Different targets and weather conditions call for different rigging methods. There are various fishing rigs you can go for depending mainly on the amount and thickness of the cover, the catch you’re targeting and weather conditions. The Texas rig is a great choice when fishing in heavy cover and trying to lure bass out of the vegetation in sunny and calm weather conditions.
The Carolina rig, though, is better when you need to make a longer cast and thus cover more water as it includes a heavier weight which keeps the trick worm closer to the bottom ensuring a more natural look and movement. If you’re out there for bass, the Carolina rig is a better choice as such fish roam in open water when the weather gets windy and cloudy.
Texas-rigged trick worms are ideal for catching bass when the fish moves on the spawning nest or right after the spawn when it guards its fry. Pitching the Texas-rig soft plastic worm into the bass nest and moving it in front of the bedding fish will surely trigger a strike. You can use this rigging method even in the post-spawn season.
Lightweights of 1/8 ounces can be matched with the Texas rigs, which renders it ideal for fishing in shallow waters. Carolina rigs can be matched with heavier weights that reach even 2 ounces without reducing the trick worm action. This makes them perfect for fishing deep water bass.
How to fish for bass with a trick worm
You must follow certain procedures in order to ensure that your trick worm fishing session is a success if you plan on using the trick worm to lure bass into your boat. The equipment you’ll need is a fishing rod and reel or a high-quality and sturdy bass fishing rod and reel combo, 3/0 to 5/0 offset fishing hooks, fishing line, and, of course, trick worms and other artificial bait.
Choose a line that has been tested to at least 8 pounds and attach the offset hook to it with a clinch knot to secure it. It will be necessary to thread the loose end of the line through the hook’s eye, twist it around the main line multiple times (6 or 7) and thread it back through the loop that has formed above the hook’s eye to complete the process. Wet the knot just a little bit and then tighten it up.
To put the worm on the hook, use the Texas rig technique. This means that you should position the top of the trick worm adjacent to where you will insert the hook, which will have to be pushed through the top and center of the trick worm for 12 inches. Then, using the flat side of the trick worm, push it out the other end. Keep in mind that the worm should be placed immediately after rigging.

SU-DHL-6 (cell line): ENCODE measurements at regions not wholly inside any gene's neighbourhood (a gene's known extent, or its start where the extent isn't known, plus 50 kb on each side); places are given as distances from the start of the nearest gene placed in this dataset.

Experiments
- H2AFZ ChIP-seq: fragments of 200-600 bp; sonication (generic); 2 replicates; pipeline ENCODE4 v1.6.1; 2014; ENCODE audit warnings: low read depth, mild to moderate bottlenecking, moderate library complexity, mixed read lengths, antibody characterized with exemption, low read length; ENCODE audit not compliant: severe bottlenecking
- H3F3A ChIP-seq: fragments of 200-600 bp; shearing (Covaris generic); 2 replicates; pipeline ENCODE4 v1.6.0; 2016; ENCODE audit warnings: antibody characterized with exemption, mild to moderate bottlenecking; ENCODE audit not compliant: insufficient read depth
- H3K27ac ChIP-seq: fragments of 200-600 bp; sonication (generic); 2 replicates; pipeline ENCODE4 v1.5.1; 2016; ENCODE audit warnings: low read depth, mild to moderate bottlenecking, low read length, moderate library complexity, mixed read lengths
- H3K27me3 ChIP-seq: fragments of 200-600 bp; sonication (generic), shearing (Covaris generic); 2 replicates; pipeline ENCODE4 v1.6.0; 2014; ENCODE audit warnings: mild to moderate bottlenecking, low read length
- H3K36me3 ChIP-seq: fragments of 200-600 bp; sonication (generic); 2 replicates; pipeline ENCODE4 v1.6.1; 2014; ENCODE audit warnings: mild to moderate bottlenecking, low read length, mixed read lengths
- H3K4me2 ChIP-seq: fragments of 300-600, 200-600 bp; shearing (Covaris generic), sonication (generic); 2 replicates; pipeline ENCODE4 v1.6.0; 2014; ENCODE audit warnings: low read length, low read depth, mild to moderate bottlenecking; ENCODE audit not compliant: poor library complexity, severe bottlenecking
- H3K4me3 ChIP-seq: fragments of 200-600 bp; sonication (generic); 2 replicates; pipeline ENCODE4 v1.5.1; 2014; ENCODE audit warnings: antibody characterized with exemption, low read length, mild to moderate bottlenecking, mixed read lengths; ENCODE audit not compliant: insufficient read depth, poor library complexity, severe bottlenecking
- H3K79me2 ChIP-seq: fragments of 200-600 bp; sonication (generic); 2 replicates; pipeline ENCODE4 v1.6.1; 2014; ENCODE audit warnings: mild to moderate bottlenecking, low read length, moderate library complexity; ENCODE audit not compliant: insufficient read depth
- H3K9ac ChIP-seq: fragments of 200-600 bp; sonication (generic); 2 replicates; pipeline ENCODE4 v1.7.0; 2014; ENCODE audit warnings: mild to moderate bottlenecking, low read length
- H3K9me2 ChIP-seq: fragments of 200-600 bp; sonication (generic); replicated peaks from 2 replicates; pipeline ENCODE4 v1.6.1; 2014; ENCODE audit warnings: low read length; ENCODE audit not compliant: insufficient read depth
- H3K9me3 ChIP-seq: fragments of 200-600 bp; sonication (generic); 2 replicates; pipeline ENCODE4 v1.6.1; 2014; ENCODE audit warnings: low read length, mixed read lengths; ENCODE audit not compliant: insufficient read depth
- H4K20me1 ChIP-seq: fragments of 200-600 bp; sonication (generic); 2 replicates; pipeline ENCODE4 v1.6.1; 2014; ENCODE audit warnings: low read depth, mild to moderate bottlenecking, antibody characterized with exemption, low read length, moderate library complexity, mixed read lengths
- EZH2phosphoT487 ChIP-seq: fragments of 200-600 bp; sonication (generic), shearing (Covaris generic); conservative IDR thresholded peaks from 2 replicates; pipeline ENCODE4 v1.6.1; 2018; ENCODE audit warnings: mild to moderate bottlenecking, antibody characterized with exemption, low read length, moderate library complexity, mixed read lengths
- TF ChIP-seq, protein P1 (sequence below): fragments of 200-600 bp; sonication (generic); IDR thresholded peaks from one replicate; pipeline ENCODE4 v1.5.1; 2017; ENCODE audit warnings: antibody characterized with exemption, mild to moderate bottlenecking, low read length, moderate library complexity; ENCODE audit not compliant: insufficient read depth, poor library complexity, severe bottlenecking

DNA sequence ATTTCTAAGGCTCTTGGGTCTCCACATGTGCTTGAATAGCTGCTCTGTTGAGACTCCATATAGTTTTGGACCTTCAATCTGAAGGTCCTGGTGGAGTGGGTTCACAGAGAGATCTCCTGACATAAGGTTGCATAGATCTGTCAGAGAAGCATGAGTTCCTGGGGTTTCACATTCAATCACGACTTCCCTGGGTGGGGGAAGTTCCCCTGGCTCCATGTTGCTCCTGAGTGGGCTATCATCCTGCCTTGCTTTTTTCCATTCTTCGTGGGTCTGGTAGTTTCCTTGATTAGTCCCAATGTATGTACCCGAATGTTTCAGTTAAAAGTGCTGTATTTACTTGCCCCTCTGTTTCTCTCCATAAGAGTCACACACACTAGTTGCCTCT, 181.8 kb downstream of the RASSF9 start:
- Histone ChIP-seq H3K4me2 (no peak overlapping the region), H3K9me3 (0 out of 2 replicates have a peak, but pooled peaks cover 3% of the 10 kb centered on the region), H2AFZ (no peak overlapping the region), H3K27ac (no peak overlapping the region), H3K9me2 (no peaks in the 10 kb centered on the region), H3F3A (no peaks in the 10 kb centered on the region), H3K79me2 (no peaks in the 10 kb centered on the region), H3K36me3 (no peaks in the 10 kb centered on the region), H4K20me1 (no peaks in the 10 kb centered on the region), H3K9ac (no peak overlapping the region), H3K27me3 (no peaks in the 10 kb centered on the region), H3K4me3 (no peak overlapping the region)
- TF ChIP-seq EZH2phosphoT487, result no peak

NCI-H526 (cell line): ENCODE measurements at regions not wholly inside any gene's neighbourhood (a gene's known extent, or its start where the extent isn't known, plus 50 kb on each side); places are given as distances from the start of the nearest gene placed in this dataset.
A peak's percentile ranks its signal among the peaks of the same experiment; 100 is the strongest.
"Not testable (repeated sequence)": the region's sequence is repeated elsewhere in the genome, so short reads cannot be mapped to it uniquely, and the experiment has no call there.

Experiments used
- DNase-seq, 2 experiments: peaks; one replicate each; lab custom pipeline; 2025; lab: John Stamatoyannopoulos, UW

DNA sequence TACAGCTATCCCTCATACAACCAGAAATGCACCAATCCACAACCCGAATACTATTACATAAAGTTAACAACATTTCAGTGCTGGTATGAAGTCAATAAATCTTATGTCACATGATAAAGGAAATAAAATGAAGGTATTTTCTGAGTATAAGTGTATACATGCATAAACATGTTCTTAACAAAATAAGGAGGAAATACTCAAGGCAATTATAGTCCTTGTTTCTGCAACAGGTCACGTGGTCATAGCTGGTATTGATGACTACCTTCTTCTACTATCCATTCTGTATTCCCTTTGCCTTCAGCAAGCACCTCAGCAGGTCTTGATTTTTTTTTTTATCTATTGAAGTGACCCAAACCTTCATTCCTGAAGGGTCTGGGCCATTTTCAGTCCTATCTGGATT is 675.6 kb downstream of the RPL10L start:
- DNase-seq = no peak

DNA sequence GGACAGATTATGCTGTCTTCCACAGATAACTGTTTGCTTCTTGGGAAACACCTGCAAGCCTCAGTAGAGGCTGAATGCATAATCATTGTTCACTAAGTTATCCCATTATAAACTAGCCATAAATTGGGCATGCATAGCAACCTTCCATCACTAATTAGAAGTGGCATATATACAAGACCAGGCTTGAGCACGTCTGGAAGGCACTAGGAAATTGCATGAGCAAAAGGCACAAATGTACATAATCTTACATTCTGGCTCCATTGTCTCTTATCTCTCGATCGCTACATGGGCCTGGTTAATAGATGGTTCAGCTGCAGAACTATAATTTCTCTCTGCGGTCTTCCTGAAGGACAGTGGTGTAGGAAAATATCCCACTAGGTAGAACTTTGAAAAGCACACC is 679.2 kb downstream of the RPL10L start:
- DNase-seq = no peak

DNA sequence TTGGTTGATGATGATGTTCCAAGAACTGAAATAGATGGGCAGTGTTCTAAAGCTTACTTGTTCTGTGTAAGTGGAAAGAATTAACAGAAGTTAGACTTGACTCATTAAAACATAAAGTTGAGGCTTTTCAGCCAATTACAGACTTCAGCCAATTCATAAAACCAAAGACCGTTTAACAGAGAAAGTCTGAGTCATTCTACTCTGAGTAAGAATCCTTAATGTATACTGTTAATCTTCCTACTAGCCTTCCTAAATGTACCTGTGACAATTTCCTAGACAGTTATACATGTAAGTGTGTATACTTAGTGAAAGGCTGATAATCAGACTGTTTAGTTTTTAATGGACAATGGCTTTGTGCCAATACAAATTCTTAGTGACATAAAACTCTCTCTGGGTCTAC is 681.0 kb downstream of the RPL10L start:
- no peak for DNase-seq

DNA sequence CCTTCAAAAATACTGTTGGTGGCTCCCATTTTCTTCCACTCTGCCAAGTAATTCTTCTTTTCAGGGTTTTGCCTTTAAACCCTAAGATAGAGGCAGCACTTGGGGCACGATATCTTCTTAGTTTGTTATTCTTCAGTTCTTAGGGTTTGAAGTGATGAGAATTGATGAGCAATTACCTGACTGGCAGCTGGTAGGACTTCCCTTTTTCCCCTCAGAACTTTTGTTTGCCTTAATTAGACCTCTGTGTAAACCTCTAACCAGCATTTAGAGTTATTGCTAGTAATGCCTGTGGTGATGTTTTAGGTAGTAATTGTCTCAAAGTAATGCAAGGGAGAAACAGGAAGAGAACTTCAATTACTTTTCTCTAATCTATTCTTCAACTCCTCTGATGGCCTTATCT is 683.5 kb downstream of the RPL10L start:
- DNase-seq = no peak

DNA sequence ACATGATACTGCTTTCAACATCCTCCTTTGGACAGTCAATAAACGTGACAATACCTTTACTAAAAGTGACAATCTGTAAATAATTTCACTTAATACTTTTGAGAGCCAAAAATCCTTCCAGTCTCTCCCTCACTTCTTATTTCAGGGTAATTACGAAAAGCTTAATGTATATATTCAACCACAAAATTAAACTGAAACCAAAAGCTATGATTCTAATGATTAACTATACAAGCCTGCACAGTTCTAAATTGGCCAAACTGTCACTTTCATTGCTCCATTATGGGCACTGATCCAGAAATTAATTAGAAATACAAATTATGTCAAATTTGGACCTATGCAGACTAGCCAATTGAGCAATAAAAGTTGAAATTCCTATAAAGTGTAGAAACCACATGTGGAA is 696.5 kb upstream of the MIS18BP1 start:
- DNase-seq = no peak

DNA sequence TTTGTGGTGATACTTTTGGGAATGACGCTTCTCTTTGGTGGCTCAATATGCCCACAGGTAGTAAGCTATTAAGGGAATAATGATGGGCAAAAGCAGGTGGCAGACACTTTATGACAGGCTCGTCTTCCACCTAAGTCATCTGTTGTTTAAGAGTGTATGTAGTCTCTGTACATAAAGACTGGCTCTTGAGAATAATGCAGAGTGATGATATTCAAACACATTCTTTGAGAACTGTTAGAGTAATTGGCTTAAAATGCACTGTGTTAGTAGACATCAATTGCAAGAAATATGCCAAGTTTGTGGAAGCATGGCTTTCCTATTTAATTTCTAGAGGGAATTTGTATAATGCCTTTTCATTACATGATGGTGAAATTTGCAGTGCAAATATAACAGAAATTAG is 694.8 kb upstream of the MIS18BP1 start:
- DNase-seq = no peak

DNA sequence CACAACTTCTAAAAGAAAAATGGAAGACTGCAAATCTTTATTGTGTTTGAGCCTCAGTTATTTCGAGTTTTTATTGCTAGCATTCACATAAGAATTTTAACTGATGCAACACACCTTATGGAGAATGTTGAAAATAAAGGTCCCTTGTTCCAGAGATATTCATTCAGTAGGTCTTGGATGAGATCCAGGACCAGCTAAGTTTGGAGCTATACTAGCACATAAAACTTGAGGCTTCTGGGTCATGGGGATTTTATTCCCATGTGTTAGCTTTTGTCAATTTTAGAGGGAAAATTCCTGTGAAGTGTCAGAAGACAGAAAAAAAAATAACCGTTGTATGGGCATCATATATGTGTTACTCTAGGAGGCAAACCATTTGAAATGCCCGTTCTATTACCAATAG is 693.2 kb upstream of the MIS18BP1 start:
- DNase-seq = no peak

You can then throw the trick worm near brush, docks, or rocks and wait for it to settle before continuing. The fact that there is no weight when fishing with the trick worm means that it may take a few minutes. Allow the worm to be carried freely by the water as it gets closer to the bottom of the tank. This will give it a more natural appearance.
There are a variety of techniques for fishing with the trick worm. It all relies on what you want to get out of your fishing trips, as well as the weather circumstances and cover situations that you encounter. The trick worm can be fished in a variety of ways, but the twitching method is the most effective since it is widely considered to be the most effective. As a result, it is preferable to twitch it under the surface, stop, and then allow the trick worm to sink.
In order to create that bouncing motion when retrieving, make sure to begin by elevating the tip of your rod many times before starting. Reel the trick worm a couple of feet and then release it to allow it to drop back to the bottom. Continue in this manner until you have successfully recovered the worm.
If the bass comes up to hit the worm, you will be able to see it coming up to strike it. If the trick worm is swallowed by the fish, it’s as if it’s never existed. That is one of the reasons why so many fisherman prefer vivid colors on their lures. When fishing with the worm in clear shallow water, you will be able to see when the fish strikes the bait because the water is clear. If the trick worm sinks and therefore disappears from your sight, the only way to tell if you’ve caught something is if the line jumps or moves in some way.
If you feel the fish approaching and taking the worm, don’t set the hook until you’re sure it’s there. If you make any movements before it actually accepts the bait, it will sense your presence and flee before you have a chance to set the hook.
Charles Reynolds is an engineer from New York University with a passion for fishing. His earliest memories of fishing go back to the days spent on the lake with his grandfather who taught him the sport. Reynolds spends a large part of his holidays fishing with his son and passing on the skills to the little one.